By Brian J. Pape, AIA
The last regulatory agency approvals have been granted this week to a planned recreational pier in the Hudson River Park. Heavily promoted and widely criticized, Pier 55 was publicly announced in 2014 to a shocked set of interested parties, including members of the Friends of Hudson River Park, government officeholders, and neighborhood preservation groups.
The Hudson River community was shut out of all consideration. The Assembly- woman whose district includes the site of the planned Pier 55, Deborah Glick, has raised concerns about the secrecy of the Pier 55 process, as have many other civic groups. Everyone thought that a public park development needed to go through public hearings for community input.
With a reported $113 million contribution to the Hudson River Park Trust (HRPT, a joint NY state and local government entity) from Barry Diller and Diane von Furstenberg, money talks louder than proper procedure. The park-on-a-pier was planned and designed by Thomas Heatherwick’s London office, but the real battle plans were made behind closed doors right here in New York by the cabal of HRPT and the Diller family foundation.
WestView News has reported that the Diller offer of an entertainment venue will not be free, either initially or in the long run, costing taxpayers $39.5 million to build two causeways to the island, and making the Hudson River Park responsible to pay for the piling structure maintenance. The HRPT is already deeply in debt, and needs an estimated $40 million just to repair pilings at Pier 40, and this new attraction contributes nothing to the cost of maintaining the park.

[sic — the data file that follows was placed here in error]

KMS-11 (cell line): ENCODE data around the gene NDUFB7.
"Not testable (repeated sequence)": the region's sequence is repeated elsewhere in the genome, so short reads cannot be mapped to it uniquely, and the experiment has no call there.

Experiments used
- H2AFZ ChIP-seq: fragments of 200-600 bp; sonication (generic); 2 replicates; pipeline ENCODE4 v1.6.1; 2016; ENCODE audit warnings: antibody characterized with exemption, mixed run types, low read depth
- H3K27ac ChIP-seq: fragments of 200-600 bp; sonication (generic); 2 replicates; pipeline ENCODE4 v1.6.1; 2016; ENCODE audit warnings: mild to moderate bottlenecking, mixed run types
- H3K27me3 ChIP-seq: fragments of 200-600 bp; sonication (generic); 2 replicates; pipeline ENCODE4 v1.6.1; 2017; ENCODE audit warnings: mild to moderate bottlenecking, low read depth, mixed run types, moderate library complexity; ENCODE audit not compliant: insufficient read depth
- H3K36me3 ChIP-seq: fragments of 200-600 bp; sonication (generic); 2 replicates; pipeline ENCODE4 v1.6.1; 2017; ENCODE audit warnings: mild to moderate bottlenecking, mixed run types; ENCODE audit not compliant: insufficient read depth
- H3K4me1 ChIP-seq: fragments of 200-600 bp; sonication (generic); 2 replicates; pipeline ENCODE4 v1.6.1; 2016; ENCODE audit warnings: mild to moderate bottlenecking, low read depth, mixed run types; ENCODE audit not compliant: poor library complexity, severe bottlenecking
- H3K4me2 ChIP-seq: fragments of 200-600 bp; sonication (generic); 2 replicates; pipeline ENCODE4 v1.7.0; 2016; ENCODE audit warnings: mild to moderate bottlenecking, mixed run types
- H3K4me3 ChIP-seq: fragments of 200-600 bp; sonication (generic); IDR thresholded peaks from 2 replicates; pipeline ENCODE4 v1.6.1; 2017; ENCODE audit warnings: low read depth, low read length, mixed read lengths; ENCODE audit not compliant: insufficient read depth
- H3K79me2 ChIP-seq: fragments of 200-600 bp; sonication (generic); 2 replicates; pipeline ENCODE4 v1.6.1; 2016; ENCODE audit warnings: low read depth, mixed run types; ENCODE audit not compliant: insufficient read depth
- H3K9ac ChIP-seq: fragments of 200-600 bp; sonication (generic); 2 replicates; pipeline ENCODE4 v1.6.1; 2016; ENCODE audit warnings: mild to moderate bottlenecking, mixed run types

Now that the Army Corps of Engineers has joined the NY Department of Environmental Conservation in giving approval to proceed, construction could begin this summer. Most previous attempts to build piers have run into environmental complications, especially because shading the waters with new structures, or even boat docking, have negative effects on the marine habitat. Even the City Club of New York had its lawsuit to stop Pier 55 dismissed by a Manhattan judge in April. City Club attorneys plan to appeal the judge’s ruling, which will be the last chance to stop this poorly conceived Pier 55.
Will the park actually be open to all, or instead will it be a privately-managed tourist attraction likely to require advance booking and paid admissions? Will the quality of the Hudson River esplanade be degraded by the rush of tourists, like the High Line tourists have crowded out lo-cals? What is left but to appeal to the noblesse oblige of our wealthy neighbors?